In this article published in APM Digest, I discuss eight key elements of a storage foundation needed to support modern, cloud-native applications.
Modern Performant Applications Require Modern Storage
Modern, cloud-native applications have been steadily expanding beyond development environments to on-premises production workloads. For enterprises, one of the primary drivers for making this move has been to ensure performance and avoid the cost and complexity of moving large workloads to the cloud.
As a result, organizations require a modern storage foundation that can fully support cloud-native environments and emerging technologies, such as Kubernetes, serverless computing and microservices which are significant components of these environments.
The following is an easy-to-follow checklist for building the ideal modern storage foundation:
1. S3 COMPATIBILITY
Complete S3 compatibility is critical for today’s modern storage foundation as it ensures that applications developed for the public cloud can also work seamlessly on-premises. In addition, S3 compatibility simplifies and streamlines the ability to move applications and data across hybrid cloud environments.
High-level, predictable and scalable performance is a must for today’s modern storage foundation. This includes the ability to rapidly complete a read or write operation, execute a substantial number of storage operations per second, and provide high data throughput for storage and retrieval in MB/s or GB/s.
A modern storage foundation must be highly scalable across four dimensions:
- Throughput scalability – the ability to run more throughput or process more data per second
- Client scalability – the ability to increase the number of clients or users accessing the storage system
- Capacity scalability – the ability to grow storage capacity in a single deployment of storage systems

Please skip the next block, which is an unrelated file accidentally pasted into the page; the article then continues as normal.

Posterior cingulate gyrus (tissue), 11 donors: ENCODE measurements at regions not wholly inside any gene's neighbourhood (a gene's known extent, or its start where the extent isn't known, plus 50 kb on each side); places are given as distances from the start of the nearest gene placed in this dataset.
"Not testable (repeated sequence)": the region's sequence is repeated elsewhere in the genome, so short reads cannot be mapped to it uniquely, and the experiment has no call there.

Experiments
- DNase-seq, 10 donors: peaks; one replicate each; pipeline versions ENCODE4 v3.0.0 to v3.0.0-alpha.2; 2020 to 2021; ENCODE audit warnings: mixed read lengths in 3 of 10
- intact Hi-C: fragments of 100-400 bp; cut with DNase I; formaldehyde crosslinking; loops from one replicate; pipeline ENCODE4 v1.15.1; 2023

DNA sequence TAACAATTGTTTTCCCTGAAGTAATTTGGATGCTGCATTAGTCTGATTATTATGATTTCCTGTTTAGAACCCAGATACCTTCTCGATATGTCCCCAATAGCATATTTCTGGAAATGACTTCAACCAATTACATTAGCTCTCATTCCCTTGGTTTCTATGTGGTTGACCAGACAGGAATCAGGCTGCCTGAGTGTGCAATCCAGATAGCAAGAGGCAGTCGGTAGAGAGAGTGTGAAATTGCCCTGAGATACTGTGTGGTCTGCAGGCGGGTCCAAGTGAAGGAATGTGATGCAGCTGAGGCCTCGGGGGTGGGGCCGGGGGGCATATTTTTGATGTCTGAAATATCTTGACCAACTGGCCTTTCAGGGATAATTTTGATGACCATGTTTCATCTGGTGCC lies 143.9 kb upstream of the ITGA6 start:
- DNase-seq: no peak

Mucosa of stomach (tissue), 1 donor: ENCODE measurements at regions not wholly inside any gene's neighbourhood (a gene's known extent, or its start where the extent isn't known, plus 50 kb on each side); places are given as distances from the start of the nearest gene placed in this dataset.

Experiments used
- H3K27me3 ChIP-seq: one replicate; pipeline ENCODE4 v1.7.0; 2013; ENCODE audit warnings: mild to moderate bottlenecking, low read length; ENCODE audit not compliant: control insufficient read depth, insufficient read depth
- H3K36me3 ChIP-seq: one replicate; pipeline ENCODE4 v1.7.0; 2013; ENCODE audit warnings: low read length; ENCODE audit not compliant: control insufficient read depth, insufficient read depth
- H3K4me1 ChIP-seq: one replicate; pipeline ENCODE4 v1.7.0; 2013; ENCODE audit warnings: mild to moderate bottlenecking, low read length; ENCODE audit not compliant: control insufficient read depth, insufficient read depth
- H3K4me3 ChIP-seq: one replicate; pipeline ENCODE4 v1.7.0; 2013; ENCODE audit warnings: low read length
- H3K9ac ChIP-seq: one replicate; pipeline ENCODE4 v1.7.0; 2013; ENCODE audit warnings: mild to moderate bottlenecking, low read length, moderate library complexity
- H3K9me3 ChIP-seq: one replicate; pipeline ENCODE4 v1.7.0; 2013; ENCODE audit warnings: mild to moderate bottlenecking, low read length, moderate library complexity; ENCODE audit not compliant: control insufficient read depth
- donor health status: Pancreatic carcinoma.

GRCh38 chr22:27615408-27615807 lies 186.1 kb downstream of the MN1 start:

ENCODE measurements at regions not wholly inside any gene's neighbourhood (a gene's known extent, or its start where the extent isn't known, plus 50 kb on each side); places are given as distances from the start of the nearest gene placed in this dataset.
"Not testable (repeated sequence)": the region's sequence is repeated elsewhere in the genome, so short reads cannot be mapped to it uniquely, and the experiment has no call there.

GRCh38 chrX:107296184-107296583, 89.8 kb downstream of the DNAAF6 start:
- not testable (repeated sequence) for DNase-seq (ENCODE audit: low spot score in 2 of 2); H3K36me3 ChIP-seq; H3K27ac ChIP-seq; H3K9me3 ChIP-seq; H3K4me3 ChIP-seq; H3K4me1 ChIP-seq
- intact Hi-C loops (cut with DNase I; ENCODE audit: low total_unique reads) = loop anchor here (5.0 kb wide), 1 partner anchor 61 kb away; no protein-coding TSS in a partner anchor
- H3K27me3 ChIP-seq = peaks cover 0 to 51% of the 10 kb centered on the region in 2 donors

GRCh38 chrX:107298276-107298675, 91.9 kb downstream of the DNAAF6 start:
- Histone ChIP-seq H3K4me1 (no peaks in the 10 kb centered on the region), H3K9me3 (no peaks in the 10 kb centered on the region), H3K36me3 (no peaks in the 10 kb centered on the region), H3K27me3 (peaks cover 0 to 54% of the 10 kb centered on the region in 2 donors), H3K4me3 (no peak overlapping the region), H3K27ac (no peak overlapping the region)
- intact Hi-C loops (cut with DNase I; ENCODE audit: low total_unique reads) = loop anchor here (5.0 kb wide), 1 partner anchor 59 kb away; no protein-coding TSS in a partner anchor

- Cluster scalability – the ability to grow a storage cluster by deploying additional components
Consistency is another key element of modern storage. A storage system can be described as “consistent” if read operations promptly return the correct data after it’s written, updated or deleted. If new data is immediately available for read operations by clients after it’s been changed, the system is “extremely consistent.” However, if there is a lag until read operations return the updated data, the system is just “eventually consistent.” In this case, the read delay must be considered against the recovery point objective (RPO) because it represents the maximum amount of data loss in the case of component failure.
A modern storage foundation must be durable and protect against data loss. Truly durable platforms ensure that data can be safely stored for extended periods of time. This requires the inclusion of multiple layers of data protection (including support for numerous backup copies) and multiple levels of redundancy (such as local redundancy, redundancy over regions, redundancy over public cloud availability zones and redundancy to a remote site). To be truly durable, storage platforms must also be capable of identifying data corruption and automatically restoring or reconstructing that data. In addition, the specific storage media that comprises a cloud-native storage platform (e.g., SSDs, spinning disks and tapes) should be inherently physically resilient.
Cloud-native apps are extremely portable and easily distributed across many locations. As a result, it’s critical that the storage foundation supporting such apps be capable of being deployed or provisioned on demand. This requires a software-defined, scale-out approach, which enables organizations to immediately grow storage capacity without adding new systems. A storage architecture that leverages a single namespace is ideal here. Because such an architecture connects all nodes together in a peer-to-peer global data fabric, it’s possible to add new nodes (and more capacity) on demand across any location using the existing infrastructure.
7. HIGH AVAILABILITY (HA)
A modern storage foundation must maintain and deliver uninterrupted access to data in the event of a failure, no matter where that failure occurs. To be considered highly available, storage systems should be able to heal and restore any failed components, maintain redundant data copies on a separate device and handle failover to redundant devices/components.
Comprehensive end-to-end security is essential for modern storage. This includes encryption for data in flight and at rest, RBAC/IAM and SAML access controls, integrated firewall and certification with stringent government security requirements such as Common Criteria, Federal Information Processing Standard (FIPS) and SEC Rule 17a-4(f). In addition, modern storage foundations should offer data immutability (i.e., ensure the data cannot be changed/altered/deleted for a designated period of time) to protect data and operations from cyberattacks such as ransomware.